Frank Watson is a poet and translator of poetry, born in California and now based in New York. He is known to many as Blue Flute, and tweets under that name.
tpe: Rather mindbogglingly, you translate poetry from Japanese, Chinese, Spanish, French, Italian, and Latin. I’m wondering whether some of these languages lend themselves more readily to a more literal kind of translation, while others require that you deviate from the original text in order to remain faithful to the rhythm or sound. I know, for example, that Welsh-language poetry has always been very sound-based on the whole, which I’m sure has presented a few headaches for translators.
FW: Translating poetry is very difficult, regardless of the language, and requires trade-offs no matter what you do. Generally the more you succeed in one area, the worse you’ll do in another area. For example, having the same rhyme and meter as the original will rarely result in an accurate literal translation. Likewise, having a perfectly accurate literal translation will rarely sound beautiful once it’s been translated.
The trade-off I usually go for is to be as accurate as possible with the literal meaning while attempting to write beautiful poems in English. My compromise is that I will ignore the original rhyme and meter for the most part and sometimes I will use similar words, but not exactly equivalent, in order to convey the meaning beautifully in English. Generally I have been happy with the results in capturing both the meaning and beauty in English, but sticklers for either the form or exact meaning would have grounds for complaint.
I find the European languages easier to get closer to a literal translation, especially Spanish. On the other hand, Japanese poems use many puns that are impossible to translate because many Japanese words have the same pronunciation, leading to rich wordplay.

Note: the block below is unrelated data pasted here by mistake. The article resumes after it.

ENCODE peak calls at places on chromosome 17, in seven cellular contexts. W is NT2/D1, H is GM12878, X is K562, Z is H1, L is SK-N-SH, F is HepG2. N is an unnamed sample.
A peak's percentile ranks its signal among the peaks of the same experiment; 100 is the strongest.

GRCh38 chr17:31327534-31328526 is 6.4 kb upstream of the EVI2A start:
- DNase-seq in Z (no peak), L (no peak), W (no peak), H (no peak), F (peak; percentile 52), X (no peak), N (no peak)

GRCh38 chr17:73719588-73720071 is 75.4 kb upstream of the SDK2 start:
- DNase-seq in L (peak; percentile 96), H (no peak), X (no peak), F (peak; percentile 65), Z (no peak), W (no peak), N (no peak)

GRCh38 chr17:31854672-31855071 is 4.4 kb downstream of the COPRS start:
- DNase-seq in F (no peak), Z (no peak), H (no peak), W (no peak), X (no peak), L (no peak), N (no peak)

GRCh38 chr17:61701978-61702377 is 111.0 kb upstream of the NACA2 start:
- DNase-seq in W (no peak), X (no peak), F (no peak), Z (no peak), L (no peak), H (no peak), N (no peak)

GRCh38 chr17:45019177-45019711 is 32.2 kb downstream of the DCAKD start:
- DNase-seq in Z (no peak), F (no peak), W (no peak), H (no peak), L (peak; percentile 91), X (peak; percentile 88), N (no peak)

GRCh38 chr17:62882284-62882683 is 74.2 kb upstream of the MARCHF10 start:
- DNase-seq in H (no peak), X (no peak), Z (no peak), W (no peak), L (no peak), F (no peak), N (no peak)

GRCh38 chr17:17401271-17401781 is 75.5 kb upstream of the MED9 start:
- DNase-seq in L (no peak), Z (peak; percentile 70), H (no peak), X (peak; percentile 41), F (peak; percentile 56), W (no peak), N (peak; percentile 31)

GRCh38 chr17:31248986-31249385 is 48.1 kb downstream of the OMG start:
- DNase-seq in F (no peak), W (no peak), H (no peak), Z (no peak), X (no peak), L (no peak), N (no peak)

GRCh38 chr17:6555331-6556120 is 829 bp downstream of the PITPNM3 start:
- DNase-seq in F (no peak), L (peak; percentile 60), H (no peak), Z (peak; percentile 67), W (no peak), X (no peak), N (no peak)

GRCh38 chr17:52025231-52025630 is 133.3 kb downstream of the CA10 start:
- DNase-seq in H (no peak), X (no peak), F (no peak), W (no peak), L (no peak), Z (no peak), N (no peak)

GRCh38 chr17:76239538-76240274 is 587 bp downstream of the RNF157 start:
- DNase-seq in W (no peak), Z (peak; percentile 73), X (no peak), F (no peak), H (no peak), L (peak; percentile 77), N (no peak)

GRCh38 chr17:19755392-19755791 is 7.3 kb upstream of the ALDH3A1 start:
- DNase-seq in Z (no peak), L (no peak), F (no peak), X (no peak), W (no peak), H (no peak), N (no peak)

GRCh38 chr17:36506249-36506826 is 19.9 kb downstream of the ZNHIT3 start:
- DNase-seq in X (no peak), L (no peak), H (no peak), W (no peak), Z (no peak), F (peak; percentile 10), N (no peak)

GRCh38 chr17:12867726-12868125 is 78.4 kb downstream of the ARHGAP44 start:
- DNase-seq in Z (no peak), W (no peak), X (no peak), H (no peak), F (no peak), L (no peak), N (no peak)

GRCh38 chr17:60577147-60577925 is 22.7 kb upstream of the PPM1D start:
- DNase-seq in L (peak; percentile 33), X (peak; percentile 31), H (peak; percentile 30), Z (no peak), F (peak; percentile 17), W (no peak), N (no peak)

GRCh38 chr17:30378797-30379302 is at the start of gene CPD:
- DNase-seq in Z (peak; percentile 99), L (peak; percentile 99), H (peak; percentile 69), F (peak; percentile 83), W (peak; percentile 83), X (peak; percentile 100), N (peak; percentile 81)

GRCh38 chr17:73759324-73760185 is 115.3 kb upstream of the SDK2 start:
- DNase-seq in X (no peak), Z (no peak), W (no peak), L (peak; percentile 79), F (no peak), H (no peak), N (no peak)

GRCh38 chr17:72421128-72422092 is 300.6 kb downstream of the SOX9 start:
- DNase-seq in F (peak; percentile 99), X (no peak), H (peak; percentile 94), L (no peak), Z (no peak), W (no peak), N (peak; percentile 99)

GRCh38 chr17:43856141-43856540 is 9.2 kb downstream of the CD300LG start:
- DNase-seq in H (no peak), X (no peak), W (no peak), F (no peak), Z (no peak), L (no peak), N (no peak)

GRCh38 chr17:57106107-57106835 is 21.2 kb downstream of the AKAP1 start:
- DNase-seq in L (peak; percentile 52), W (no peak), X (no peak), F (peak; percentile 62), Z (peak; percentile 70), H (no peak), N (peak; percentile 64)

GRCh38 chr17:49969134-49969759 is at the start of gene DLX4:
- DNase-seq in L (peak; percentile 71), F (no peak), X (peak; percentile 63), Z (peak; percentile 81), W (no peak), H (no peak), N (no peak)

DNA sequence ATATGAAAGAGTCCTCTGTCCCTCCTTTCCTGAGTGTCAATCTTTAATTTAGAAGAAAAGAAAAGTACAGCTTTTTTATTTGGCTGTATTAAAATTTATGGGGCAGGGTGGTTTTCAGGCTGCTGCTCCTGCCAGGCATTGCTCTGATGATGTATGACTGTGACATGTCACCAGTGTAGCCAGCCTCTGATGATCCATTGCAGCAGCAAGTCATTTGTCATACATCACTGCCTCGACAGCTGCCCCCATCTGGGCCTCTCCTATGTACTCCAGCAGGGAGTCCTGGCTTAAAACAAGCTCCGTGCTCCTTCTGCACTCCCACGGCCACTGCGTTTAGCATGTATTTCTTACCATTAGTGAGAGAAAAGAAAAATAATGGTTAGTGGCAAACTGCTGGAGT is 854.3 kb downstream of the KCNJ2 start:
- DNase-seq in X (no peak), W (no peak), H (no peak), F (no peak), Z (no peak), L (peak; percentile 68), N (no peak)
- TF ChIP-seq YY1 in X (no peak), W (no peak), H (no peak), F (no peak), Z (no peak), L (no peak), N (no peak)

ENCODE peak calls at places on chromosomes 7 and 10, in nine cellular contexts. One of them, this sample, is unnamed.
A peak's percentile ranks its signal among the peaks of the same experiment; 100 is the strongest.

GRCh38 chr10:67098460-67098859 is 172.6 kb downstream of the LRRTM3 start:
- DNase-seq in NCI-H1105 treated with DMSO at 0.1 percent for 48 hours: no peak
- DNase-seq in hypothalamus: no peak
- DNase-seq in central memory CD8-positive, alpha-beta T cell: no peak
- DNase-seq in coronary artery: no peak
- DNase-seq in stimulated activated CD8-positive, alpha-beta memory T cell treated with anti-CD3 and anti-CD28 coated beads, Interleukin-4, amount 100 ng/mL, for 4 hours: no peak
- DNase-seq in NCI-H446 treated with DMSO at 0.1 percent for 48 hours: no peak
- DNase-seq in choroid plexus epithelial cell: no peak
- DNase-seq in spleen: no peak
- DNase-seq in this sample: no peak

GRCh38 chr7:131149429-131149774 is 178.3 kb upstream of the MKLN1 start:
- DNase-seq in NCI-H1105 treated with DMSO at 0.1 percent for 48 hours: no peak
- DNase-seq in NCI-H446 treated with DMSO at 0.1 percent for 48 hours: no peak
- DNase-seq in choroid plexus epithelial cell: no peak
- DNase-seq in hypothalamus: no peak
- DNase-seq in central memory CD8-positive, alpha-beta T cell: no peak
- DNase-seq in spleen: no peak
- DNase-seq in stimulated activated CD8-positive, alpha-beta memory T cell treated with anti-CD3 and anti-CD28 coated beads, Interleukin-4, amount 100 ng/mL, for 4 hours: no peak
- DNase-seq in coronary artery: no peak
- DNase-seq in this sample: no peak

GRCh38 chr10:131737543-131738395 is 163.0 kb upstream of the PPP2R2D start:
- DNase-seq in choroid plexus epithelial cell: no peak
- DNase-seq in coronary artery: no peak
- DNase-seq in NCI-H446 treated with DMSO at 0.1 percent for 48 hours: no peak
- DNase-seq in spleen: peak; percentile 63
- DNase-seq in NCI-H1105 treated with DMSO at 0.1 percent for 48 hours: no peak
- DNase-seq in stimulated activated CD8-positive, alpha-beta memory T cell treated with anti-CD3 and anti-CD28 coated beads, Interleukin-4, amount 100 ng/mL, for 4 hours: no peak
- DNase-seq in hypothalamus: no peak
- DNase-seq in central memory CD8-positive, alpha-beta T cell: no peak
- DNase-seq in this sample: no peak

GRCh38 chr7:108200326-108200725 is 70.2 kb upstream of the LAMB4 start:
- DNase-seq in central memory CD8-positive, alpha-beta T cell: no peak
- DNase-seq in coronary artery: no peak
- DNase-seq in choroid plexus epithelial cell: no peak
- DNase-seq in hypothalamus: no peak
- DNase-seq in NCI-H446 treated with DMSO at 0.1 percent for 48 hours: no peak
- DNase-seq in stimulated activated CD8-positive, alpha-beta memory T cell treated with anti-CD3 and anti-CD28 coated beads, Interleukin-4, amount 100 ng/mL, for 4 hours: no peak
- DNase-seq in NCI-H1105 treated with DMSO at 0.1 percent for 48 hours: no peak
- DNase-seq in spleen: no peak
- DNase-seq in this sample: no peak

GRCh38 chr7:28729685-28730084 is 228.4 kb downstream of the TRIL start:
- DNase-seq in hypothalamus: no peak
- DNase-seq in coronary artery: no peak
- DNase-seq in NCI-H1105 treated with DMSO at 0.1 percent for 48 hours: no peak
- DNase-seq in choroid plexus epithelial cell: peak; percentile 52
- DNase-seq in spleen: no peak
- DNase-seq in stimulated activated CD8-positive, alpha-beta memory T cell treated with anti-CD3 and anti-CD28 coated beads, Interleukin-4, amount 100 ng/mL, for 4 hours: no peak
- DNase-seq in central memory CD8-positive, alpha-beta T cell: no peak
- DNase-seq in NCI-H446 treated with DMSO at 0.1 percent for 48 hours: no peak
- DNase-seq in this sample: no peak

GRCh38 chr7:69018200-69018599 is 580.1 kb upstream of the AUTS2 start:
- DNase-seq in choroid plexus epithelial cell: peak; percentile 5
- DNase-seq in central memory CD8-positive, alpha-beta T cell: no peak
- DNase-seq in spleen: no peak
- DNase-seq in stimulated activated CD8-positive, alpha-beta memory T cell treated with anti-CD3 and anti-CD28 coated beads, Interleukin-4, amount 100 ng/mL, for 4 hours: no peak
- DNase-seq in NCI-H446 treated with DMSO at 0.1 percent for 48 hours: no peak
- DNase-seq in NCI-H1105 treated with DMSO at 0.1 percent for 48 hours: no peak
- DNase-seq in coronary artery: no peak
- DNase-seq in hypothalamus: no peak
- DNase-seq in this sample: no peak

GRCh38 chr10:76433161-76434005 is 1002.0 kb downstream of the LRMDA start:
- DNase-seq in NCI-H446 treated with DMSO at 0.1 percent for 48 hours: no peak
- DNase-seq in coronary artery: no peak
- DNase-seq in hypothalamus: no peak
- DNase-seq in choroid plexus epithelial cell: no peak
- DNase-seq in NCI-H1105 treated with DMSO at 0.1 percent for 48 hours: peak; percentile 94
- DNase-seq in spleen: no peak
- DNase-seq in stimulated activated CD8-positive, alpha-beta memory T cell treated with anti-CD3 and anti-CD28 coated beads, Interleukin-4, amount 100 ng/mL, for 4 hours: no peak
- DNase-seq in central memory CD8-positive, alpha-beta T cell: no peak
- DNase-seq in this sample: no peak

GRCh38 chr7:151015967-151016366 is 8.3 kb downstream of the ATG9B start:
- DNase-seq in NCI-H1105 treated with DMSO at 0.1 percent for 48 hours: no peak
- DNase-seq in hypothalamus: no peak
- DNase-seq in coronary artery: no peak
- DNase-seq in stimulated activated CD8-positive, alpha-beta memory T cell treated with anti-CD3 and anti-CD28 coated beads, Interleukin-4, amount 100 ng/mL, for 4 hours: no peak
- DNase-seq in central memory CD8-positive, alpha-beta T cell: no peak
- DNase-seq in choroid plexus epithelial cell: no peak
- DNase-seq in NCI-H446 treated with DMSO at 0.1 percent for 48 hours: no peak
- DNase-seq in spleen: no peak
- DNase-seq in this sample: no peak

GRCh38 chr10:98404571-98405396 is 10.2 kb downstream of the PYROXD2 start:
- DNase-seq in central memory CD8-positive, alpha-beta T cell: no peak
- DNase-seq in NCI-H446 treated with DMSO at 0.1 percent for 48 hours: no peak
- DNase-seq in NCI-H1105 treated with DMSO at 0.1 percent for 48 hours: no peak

Chinese poems, perhaps surprisingly, are fairly easy to translate literally because of the simple grammar and concrete vocabulary. For example, a recent poem I translated has the following verse: 春風吹又生 (literally, “spring wind blows again life,” which I translated as “spring winds blow it back to life again”). The hard part of translating Chinese poems is that they tend to have extensive allusions to history and literature that the original educated readers would understand but modern readers would not. Rather than incorporate the allusions into the translations, I like to leave them as literal as possible to preserve the power of the imagery and explain the allusions in commentary.
In most cases, I believe that it is quite possible for a poetry translator to achieve both a beautiful poem in English and a pretty accurate literal translation if he or she uses a little creativity. English is a rich language with a huge vocabulary and there are often synonyms that can be used to convey the poem more beautifully while staying true to the meaning. Allusions and wordplay are best explained in notes and commentary in my opinion. On my blog I try to find an audio version in the original language when available so readers can hear the original sounds. I also always include the original poem and the romanization when necessary.
I view translations that attempt to imitate the sounds, rhyme, and meter at the expense of meaning as more of a new poem that needs to be judged in its own right. Some of those types of translations are very beautiful, but their success in terms of a translation as opposed to a work of poetry is only in encouraging the reader to study the original to hear the original sound.
tpe: What’s the most difficult part of translating a traditional Japanese Haiku into English for a Western audience?
FW: The most difficult part is in dealing with the wordplay. Many Japanese words are pronounced alike, distinguished only by the context or the kanji (Chinese characters) when written. However, in addition to using kanji, Japanese has a sound-based alphabet system. Poetry often provides less context than a conversation, so when a Japanese poet wants to be vague about the meaning of the word, he or she uses the alphabet rather than the kanji, thus giving the word two or more possible meanings.